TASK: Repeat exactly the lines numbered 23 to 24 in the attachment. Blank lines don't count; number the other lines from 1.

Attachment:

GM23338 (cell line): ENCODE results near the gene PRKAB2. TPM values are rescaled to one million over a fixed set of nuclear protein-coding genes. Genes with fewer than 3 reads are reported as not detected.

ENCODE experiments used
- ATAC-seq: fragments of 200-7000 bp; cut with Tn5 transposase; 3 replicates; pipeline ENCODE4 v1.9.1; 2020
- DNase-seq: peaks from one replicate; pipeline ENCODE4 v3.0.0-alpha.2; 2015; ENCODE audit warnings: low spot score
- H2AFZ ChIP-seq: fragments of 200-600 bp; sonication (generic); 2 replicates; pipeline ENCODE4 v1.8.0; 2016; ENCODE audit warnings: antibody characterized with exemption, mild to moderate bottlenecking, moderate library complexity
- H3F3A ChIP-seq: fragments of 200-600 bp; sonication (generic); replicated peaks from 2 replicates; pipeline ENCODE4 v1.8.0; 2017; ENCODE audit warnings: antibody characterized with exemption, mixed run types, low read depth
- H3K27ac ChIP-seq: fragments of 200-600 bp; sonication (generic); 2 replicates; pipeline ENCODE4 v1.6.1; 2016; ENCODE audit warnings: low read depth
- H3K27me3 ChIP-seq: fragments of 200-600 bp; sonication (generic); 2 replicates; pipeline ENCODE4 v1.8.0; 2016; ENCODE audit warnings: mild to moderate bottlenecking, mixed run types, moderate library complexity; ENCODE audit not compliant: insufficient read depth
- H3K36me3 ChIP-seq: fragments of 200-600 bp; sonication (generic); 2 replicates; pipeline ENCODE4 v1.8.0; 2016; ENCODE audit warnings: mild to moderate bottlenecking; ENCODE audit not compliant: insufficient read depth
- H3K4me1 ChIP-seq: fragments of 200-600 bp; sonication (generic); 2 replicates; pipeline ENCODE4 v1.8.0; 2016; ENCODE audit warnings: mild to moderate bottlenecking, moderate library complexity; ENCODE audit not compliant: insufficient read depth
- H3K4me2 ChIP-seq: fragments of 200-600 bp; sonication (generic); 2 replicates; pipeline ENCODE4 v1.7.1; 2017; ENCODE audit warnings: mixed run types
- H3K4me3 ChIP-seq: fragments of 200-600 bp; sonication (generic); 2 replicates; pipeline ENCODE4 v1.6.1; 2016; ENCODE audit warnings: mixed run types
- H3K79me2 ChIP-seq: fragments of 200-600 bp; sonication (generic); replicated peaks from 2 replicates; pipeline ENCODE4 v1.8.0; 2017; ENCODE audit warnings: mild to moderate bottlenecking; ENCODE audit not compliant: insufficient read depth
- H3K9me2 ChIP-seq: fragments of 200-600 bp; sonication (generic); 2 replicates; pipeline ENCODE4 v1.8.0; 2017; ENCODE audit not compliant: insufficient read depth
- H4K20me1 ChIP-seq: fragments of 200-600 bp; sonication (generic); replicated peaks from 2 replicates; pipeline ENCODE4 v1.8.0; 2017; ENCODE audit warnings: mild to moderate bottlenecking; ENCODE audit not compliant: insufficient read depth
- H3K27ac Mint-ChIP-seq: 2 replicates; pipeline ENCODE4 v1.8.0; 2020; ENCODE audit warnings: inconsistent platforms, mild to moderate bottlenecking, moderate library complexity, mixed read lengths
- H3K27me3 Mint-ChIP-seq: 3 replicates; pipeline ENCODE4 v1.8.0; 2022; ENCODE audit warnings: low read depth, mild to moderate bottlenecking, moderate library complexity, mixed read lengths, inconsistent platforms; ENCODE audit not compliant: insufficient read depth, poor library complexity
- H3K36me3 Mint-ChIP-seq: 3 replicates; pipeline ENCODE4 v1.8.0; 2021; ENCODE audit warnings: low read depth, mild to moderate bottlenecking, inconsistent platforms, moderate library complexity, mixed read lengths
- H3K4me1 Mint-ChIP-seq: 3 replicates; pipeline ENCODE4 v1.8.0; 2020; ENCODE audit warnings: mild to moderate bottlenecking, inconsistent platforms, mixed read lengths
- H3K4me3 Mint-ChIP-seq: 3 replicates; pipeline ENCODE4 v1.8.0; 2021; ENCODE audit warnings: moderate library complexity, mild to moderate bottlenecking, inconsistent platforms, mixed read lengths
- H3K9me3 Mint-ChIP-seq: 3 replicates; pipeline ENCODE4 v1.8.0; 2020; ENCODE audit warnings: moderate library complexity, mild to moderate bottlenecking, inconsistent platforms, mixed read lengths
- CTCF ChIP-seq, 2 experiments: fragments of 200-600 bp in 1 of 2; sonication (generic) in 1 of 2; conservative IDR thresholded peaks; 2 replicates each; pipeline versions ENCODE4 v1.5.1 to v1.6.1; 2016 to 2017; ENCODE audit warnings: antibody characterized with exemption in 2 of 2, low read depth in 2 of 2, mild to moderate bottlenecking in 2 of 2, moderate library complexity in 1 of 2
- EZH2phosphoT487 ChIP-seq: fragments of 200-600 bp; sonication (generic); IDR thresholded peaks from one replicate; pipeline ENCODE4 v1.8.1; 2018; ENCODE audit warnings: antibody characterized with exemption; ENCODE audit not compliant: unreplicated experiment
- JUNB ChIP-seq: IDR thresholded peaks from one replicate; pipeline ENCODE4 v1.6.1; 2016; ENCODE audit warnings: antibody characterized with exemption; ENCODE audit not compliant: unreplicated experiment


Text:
- EZH2phosphoT487 ChIP-seq: fragments of 200-600 bp; sonication (generic); IDR thresholded peaks from one replicate; pipeline ENCODE4 v1.8.1; 2018; ENCODE audit warnings: antibody characterized with exemption; ENCODE audit not compliant: unreplicated experiment
- JUNB ChIP-seq: IDR thresholded peaks from one replicate; pipeline ENCODE4 v1.6.1; 2016; ENCODE audit warnings: antibody characterized with exemption; ENCODE audit not compliant: unreplicated experiment